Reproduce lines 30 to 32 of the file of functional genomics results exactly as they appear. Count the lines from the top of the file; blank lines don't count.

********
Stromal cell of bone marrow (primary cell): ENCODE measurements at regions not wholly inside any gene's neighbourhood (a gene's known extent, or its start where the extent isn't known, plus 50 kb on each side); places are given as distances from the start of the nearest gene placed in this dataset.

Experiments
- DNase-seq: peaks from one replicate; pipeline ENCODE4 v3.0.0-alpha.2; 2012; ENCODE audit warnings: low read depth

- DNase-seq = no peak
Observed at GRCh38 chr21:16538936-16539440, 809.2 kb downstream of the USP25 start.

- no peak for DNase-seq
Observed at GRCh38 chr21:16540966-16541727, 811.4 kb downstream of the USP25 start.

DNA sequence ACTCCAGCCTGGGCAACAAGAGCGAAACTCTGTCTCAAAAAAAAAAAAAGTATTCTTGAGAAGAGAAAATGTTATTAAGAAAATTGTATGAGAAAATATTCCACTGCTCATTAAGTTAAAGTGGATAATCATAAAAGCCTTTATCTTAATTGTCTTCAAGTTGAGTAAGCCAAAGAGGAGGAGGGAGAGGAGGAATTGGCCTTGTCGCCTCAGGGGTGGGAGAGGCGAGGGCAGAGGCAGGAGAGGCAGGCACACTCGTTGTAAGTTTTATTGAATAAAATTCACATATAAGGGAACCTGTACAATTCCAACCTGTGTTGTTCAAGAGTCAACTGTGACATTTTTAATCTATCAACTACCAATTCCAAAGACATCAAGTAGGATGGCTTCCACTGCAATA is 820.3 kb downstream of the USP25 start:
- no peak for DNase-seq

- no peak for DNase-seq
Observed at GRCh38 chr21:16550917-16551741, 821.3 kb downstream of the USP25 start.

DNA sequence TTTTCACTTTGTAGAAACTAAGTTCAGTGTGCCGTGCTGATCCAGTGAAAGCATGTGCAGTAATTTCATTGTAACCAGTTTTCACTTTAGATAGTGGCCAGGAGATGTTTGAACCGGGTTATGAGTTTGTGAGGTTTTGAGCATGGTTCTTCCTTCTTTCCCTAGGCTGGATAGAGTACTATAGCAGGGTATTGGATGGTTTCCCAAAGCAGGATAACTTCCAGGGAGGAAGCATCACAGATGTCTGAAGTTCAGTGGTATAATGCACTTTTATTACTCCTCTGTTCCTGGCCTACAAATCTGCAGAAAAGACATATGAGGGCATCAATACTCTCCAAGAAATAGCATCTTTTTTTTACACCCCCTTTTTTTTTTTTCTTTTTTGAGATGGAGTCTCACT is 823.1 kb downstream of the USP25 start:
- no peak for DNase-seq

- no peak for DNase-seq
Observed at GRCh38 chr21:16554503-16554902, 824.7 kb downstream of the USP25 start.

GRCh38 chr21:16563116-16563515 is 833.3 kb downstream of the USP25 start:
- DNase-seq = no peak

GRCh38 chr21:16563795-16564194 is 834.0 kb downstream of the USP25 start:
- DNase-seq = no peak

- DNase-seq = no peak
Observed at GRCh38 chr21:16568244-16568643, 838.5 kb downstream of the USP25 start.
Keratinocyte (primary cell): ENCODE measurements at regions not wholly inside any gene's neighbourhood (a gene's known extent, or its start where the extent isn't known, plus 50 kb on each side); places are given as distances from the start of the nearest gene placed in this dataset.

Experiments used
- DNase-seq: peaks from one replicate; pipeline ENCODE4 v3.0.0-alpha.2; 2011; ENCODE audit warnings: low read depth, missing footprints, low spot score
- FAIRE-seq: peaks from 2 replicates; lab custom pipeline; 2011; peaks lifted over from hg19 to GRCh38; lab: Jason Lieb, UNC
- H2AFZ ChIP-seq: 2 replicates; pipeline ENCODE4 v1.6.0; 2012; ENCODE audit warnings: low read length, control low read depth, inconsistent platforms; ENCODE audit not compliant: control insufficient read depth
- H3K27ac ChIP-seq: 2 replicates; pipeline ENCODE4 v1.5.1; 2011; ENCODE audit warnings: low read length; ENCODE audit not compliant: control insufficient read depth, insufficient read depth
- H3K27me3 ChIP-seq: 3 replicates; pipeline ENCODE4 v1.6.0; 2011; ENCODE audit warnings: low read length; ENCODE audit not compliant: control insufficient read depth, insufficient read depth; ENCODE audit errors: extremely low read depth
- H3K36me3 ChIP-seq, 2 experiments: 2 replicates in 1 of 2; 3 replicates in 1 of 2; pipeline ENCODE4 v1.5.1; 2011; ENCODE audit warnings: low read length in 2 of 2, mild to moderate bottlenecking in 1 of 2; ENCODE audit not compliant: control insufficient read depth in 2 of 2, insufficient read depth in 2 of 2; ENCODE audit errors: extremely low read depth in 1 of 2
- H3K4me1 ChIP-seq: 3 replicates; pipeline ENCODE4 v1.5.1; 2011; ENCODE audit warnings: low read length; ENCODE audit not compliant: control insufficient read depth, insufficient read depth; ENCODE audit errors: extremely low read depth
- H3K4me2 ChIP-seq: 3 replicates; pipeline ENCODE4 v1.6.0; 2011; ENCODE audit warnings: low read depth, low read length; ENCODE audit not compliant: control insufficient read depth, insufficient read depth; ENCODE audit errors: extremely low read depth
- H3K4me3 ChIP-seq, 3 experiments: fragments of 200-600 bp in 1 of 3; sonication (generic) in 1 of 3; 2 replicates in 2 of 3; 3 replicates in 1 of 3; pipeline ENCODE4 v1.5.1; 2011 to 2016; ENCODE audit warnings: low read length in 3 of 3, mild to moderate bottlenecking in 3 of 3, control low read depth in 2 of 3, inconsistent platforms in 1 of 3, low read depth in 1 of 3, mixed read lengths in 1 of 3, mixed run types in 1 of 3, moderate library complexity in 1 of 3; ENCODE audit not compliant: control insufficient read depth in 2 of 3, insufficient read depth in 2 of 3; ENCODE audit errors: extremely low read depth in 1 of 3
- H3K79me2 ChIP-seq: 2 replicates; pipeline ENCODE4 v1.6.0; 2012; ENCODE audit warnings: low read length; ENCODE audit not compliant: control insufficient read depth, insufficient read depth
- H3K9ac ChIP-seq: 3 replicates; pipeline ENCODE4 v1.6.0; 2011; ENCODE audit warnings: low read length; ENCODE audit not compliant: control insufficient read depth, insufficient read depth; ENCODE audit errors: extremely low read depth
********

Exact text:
- H3K4me1 ChIP-seq: 3 replicates; pipeline ENCODE4 v1.5.1; 2011; ENCODE audit warnings: low read length; ENCODE audit not compliant: control insufficient read depth, insufficient read depth; ENCODE audit errors: extremely low read depth
- H3K4me2 ChIP-seq: 3 replicates; pipeline ENCODE4 v1.6.0; 2011; ENCODE audit warnings: low read depth, low read length; ENCODE audit not compliant: control insufficient read depth, insufficient read depth; ENCODE audit errors: extremely low read depth
- H3K4me3 ChIP-seq, 3 experiments: fragments of 200-600 bp in 1 of 3; sonication (generic) in 1 of 3; 2 replicates in 2 of 3; 3 replicates in 1 of 3; pipeline ENCODE4 v1.5.1; 2011 to 2016; ENCODE audit warnings: low read length in 3 of 3, mild to moderate bottlenecking in 3 of 3, control low read depth in 2 of 3, inconsistent platforms in 1 of 3, low read depth in 1 of 3, mixed read lengths in 1 of 3, mixed run types in 1 of 3, moderate library complexity in 1 of 3; ENCODE audit not compliant: control insufficient read depth in 2 of 3, insufficient read depth in 2 of 3; ENCODE audit errors: extremely low read depth in 1 of 3